Benzodiazepines are a class of prescription tranquilizers and are available in short, intermediate, and long-acting. Several name and generic brands exist to treat a cost of conditions including anxiety, panic disorders, and insomnia. Individuals may become addicted to benzos even when used as prescribed and may end up feeling they cannot physically or psychologically function without them. Some of the most commonly abused benzodiazepines include:
- Xanax. Xanax is the name brand for alprazolam and is primarily used to treat anxiety and panic disorders. It is one of the most commonly prescribed psychiatric drugs in the U.S. and the most commonly abused. Xanax will produce calming and relaxing effects within minutes of taking it. Prolonged use, however, may lead to withdrawal symptoms and other problems such as memory issues, decreased coordination, poor reaction time, and cognitive decline.
- Valium. The brand name for valium is diazepam, primarily used to treat anxiety and epilepsy. Valium has a fast onset which leads to a higher risk of abuse. Addiction to Valium can also lead to severe withdrawal symptoms and may require a professional drug detox program to ensure safety.
- Klonopin. Also known by the generic name clonazepam, it is used to treat panic disorders and some types of seizure disorders. This medication is prescribed for short-term use to reduce the risk of dependence and addiction. Suddenly stopping Klonopin after prolonged use can result in dangerous withdrawal symptoms, including dizziness, rapid heart rate, and seizures.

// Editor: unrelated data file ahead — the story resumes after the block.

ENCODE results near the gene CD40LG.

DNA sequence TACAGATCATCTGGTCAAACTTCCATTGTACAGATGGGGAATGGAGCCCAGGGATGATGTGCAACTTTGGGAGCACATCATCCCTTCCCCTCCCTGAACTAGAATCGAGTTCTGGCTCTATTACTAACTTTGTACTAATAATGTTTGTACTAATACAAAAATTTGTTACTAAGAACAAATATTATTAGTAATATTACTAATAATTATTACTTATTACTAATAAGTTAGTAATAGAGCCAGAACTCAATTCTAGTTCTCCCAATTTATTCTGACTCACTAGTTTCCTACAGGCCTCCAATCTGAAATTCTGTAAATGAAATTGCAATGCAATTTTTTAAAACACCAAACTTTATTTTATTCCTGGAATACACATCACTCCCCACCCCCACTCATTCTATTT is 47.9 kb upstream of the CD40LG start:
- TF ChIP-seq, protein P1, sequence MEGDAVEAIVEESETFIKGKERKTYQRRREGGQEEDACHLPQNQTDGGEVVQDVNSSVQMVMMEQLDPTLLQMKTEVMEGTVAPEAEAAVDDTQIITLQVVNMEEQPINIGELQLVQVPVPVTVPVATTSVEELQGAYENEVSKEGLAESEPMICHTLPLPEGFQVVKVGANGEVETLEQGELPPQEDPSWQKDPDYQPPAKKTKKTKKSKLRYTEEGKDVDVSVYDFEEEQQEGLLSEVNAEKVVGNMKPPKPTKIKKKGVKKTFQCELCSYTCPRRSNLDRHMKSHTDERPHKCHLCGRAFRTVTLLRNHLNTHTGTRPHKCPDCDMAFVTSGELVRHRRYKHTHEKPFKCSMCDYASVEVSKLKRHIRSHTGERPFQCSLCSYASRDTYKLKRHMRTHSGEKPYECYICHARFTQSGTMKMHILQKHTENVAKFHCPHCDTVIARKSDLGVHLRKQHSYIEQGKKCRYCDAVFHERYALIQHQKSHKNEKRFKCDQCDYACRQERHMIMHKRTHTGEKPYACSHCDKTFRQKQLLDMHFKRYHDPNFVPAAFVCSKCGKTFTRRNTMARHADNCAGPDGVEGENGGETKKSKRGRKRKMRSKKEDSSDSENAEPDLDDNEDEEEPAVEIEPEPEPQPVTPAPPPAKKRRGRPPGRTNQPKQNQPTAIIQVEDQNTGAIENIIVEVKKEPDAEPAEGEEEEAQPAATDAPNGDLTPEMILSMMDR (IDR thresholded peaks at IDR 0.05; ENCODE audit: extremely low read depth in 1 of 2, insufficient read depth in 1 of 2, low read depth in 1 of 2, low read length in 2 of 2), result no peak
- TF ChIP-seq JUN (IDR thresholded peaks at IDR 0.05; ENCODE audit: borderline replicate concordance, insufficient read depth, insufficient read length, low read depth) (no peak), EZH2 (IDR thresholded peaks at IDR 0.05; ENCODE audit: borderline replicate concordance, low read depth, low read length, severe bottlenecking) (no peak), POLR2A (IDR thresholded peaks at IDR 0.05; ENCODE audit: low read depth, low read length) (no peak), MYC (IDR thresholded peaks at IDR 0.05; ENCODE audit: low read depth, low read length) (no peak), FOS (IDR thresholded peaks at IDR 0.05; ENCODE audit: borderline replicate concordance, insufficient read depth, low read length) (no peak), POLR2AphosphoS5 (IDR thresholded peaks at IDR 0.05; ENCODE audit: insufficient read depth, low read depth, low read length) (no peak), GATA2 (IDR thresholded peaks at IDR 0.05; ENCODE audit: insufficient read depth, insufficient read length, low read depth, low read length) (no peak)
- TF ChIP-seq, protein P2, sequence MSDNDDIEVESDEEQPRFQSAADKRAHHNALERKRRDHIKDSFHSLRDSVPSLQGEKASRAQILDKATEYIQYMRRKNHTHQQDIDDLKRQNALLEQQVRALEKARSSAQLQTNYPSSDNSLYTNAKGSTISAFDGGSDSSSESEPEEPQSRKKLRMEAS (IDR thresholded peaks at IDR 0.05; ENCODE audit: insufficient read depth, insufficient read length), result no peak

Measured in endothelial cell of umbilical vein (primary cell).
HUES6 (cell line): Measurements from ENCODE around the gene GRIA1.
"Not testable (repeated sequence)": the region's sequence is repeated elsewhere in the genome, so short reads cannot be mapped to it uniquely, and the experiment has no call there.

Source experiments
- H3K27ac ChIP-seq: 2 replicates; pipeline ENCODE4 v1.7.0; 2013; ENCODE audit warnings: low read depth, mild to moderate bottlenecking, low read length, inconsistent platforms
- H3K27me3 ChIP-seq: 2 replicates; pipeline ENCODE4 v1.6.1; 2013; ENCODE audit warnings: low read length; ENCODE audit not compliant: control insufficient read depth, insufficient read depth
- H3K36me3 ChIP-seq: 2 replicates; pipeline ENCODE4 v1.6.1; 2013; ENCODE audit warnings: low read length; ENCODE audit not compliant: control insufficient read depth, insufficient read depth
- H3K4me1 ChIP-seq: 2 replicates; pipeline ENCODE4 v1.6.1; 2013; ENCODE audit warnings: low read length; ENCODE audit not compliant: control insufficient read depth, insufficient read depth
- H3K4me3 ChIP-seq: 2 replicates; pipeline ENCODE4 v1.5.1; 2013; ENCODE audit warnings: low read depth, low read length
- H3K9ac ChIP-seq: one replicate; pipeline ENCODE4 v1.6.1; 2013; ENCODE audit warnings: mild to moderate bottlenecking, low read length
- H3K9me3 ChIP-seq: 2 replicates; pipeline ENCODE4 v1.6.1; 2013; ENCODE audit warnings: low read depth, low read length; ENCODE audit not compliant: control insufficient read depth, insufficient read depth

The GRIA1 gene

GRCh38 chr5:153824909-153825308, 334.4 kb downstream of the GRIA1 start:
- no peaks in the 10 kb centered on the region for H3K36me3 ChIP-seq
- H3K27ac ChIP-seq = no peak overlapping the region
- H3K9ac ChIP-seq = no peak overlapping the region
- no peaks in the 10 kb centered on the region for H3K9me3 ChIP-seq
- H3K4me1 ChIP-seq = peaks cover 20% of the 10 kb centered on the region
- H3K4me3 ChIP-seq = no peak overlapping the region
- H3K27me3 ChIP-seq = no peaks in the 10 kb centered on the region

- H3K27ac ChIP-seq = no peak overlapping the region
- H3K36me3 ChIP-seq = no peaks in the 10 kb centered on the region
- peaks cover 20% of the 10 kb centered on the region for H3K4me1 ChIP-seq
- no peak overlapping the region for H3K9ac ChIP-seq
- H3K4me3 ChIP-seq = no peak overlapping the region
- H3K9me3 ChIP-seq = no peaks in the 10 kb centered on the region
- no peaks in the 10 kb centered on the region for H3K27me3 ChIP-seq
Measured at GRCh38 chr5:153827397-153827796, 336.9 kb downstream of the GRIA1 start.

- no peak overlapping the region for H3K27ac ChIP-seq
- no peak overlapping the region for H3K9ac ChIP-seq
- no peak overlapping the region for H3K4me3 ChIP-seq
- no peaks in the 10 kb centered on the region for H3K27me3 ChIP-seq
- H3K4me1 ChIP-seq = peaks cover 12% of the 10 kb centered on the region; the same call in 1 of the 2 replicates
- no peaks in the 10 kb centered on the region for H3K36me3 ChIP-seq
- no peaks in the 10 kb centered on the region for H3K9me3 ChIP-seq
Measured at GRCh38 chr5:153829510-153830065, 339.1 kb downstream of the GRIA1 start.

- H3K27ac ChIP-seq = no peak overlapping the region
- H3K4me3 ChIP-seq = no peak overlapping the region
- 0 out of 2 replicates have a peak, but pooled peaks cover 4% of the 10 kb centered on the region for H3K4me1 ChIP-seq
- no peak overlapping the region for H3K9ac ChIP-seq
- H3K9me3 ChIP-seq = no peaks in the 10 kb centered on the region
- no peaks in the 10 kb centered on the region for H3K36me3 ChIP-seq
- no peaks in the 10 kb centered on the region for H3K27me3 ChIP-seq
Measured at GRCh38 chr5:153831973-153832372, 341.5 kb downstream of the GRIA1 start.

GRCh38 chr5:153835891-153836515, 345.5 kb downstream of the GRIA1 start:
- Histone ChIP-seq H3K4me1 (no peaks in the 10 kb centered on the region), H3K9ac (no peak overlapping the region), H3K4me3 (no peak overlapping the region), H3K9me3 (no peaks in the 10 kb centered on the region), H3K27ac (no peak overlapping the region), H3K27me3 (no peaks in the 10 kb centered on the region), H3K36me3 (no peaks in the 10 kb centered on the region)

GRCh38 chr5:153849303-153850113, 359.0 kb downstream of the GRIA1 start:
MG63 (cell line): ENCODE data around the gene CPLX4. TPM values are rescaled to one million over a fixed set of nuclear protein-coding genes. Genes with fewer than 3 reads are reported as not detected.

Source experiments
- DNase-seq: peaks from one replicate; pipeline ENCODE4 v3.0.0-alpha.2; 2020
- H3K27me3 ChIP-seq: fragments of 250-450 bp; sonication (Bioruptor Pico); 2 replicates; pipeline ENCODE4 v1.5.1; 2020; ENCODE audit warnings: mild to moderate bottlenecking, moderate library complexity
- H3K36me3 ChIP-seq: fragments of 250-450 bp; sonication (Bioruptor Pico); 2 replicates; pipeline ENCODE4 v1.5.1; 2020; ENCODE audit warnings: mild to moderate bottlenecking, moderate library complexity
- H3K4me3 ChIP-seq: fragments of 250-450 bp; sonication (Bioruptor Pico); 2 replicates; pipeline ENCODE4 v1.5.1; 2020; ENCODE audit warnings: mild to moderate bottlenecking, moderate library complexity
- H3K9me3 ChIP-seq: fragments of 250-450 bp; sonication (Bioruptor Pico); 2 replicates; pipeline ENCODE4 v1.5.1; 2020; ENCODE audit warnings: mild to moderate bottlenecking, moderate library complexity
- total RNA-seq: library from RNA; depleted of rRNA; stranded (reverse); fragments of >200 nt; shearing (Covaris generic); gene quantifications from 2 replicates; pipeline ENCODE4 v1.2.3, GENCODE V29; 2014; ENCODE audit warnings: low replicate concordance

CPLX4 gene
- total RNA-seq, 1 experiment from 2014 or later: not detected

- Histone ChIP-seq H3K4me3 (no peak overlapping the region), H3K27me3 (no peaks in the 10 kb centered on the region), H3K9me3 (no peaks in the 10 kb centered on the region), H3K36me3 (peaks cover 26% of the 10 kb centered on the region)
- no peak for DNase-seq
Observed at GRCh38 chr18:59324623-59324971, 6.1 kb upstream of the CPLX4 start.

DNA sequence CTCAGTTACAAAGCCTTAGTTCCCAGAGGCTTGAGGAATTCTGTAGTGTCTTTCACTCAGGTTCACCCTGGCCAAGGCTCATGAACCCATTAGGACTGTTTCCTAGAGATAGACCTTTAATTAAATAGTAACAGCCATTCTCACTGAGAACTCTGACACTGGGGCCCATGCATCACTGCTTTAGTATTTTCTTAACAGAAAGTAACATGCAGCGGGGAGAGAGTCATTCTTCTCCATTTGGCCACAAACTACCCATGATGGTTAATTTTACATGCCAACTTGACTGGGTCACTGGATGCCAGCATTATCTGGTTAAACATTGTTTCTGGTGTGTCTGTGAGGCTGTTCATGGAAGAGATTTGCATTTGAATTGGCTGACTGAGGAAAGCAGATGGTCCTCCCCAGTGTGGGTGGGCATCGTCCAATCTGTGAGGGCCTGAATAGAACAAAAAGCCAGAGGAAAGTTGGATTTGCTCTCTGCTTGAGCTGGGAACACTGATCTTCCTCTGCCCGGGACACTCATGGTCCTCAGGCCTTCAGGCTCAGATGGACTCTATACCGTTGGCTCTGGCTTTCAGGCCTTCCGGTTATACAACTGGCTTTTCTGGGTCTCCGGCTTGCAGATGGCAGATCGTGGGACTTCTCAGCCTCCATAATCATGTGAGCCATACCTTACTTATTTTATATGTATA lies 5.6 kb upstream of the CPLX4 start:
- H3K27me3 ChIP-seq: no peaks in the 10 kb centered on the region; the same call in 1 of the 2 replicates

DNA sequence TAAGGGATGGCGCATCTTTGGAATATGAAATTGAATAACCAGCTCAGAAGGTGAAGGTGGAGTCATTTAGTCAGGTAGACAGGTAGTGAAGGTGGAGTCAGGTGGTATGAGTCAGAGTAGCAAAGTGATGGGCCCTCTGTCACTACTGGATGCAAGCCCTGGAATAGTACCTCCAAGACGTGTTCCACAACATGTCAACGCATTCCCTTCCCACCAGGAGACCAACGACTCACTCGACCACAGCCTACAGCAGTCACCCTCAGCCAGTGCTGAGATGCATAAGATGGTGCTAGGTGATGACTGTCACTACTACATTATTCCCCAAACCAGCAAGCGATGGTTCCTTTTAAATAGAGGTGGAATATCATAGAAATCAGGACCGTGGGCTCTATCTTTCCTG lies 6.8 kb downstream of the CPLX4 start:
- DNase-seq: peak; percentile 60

- Ativan. Ativan is also available under the generic name lorazepam and is most commonly used to treat seizure disorders. As with other benzodiazepines, it is commonly abused and may result in dangerous withdrawal symptoms, including seizures, if stopped suddenly.
Abusing any of these medications or other benzodiazepines can lead to serious complications, including substance use disorders. Individuals who develop an addiction to benzodiazepines require comprehensive treatment plans from drug and alcohol rehab centers that will treat all aspects of their addiction. Often, medical detox is needed to help stop benzo use safely and effectively through other medications and a tapering down system. Often, they will result in rebound anxiety and depression when stopping use, which includes worse anxiety symptoms than before taking the medication. Behavioral and holistic health therapy can help reduce many of these symptoms more naturally.
Timeline of Benzos Staying in Your System